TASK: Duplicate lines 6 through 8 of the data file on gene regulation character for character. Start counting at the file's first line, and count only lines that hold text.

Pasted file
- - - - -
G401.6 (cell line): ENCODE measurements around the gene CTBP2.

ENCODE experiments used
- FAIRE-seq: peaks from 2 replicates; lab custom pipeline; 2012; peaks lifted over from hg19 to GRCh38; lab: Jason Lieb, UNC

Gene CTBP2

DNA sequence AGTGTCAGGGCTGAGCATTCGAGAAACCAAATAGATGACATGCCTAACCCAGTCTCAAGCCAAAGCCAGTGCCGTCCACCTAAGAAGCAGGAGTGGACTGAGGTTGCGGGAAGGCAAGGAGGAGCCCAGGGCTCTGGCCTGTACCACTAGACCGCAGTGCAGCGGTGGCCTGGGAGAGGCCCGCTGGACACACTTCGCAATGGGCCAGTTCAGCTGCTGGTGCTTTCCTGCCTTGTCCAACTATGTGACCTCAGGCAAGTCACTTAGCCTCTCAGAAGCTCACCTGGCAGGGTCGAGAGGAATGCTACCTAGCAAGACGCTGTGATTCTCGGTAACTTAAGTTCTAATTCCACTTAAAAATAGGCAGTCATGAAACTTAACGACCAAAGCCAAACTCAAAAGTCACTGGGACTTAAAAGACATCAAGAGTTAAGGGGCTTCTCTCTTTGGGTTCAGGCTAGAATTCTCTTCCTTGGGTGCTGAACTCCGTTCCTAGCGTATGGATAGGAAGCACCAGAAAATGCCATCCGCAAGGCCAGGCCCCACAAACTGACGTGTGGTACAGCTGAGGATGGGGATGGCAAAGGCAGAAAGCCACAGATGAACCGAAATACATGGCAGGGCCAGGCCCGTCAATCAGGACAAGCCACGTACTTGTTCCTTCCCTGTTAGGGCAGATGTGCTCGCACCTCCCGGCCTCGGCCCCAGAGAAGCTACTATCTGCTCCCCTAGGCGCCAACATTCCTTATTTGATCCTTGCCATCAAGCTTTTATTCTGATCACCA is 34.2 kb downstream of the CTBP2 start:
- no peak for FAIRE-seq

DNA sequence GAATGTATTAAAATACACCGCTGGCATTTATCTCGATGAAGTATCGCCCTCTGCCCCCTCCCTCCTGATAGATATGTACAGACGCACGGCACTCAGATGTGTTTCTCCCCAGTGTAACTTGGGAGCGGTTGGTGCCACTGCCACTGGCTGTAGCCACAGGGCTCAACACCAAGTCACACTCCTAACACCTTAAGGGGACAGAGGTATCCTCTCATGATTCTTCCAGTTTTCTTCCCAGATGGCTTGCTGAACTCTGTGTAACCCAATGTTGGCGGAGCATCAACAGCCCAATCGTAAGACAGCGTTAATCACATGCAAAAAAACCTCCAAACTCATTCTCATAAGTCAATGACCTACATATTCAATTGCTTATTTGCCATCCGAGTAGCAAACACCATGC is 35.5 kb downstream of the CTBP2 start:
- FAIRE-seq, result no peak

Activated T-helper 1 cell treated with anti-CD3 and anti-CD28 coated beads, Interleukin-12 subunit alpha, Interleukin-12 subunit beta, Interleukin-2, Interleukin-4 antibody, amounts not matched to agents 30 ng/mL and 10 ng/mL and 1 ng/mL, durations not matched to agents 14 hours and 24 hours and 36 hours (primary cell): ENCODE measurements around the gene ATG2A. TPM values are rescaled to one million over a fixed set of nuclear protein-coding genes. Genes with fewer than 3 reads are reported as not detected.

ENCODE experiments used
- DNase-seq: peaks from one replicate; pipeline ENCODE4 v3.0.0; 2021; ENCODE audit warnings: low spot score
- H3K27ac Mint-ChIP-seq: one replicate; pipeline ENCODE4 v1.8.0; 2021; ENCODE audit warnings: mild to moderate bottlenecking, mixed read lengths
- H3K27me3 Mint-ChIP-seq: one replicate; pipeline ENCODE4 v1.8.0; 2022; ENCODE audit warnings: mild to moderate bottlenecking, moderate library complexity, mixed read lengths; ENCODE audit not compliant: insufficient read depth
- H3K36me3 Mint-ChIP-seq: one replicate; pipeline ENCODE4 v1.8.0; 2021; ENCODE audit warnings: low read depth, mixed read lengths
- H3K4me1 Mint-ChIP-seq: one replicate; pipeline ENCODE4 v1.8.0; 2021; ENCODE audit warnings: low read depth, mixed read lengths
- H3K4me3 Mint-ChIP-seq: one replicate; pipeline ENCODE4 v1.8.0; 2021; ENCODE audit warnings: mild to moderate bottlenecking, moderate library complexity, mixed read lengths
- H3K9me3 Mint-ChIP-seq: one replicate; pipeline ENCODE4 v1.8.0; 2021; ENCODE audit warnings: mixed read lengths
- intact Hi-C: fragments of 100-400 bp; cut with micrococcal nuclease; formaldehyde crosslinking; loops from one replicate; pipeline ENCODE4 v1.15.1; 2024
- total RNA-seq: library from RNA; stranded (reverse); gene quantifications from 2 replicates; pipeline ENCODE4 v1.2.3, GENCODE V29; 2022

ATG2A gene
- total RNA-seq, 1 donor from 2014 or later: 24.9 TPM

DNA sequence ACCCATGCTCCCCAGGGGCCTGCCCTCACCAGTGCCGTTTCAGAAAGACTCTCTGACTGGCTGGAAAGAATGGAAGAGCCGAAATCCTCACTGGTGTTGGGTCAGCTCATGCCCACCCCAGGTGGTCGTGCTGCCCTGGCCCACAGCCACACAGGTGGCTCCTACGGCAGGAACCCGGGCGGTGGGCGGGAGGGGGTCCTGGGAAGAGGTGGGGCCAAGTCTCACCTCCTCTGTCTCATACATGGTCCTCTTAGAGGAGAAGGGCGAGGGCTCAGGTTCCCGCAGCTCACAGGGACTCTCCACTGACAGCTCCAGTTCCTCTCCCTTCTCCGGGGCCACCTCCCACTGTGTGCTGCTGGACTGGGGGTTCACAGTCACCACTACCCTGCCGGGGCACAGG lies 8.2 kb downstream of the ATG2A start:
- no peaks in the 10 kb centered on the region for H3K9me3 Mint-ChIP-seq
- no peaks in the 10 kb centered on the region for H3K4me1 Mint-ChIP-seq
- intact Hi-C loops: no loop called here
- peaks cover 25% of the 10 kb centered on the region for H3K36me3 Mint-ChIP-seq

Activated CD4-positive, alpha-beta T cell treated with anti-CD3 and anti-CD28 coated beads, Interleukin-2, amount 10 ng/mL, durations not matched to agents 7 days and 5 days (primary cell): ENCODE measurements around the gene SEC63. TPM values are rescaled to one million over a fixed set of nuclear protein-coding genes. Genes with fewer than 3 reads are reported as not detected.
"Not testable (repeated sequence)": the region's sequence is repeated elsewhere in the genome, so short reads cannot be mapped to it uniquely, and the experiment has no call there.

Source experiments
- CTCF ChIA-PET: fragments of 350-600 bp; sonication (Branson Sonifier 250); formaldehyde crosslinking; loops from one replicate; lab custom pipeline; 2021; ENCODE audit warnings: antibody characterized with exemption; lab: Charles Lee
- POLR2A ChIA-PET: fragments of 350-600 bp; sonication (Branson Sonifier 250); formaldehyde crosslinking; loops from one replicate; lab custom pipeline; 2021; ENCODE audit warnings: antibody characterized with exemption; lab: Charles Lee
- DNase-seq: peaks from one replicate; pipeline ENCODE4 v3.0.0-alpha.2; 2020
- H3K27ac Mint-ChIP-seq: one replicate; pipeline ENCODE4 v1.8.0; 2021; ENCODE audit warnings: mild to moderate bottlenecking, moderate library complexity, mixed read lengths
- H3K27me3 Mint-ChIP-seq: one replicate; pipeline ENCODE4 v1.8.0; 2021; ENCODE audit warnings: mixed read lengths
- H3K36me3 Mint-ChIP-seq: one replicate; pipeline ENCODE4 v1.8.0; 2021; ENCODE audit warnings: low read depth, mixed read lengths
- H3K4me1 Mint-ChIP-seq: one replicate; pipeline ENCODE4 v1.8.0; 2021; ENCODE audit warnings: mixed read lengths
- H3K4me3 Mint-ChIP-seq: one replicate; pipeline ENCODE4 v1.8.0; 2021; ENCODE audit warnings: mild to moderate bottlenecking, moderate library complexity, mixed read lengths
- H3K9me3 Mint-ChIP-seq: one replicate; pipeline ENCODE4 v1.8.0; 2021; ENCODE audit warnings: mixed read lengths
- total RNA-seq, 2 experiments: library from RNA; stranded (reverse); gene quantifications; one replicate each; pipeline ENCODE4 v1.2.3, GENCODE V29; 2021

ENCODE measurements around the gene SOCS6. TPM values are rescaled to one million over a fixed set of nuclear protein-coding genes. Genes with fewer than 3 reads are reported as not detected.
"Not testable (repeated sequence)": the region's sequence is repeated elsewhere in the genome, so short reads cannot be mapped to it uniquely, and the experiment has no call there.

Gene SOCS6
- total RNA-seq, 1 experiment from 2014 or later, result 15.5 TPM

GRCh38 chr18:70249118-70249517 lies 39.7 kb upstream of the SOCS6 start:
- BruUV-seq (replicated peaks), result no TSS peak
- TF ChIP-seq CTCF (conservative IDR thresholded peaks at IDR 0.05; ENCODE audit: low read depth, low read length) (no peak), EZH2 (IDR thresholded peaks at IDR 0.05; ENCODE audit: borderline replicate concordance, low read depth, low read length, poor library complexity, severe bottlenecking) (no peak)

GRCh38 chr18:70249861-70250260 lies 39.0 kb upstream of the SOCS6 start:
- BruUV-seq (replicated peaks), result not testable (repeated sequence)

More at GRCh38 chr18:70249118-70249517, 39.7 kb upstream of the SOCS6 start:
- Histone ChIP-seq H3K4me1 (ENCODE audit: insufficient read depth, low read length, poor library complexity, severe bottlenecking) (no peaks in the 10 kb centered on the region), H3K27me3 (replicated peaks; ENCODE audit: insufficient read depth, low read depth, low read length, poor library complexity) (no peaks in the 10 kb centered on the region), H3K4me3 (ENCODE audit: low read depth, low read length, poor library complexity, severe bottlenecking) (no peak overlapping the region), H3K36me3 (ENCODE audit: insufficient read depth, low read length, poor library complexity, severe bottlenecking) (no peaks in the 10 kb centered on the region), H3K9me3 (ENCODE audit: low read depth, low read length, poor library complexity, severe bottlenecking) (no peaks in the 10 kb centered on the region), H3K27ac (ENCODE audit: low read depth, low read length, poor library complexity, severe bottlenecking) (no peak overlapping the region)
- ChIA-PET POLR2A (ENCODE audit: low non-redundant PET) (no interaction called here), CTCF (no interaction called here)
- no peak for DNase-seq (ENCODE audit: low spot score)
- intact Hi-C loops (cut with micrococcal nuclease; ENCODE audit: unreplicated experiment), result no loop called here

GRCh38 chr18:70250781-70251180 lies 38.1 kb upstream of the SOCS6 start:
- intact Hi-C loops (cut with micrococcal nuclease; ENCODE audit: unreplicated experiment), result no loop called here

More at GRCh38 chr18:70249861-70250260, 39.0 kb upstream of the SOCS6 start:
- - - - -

- no peak for FAIRE-seq

DNA sequence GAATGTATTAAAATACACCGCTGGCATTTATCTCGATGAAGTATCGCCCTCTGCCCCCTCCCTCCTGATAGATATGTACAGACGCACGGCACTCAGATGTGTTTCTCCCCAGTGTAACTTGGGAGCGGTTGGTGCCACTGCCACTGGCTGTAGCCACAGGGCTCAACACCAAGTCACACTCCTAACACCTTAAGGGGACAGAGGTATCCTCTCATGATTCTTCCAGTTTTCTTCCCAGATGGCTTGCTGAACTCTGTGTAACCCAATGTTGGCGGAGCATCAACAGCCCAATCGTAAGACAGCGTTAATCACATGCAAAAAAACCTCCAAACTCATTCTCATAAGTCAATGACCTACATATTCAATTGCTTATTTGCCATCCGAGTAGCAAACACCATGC is 35.5 kb downstream of the CTBP2 start:
- FAIRE-seq, result no peak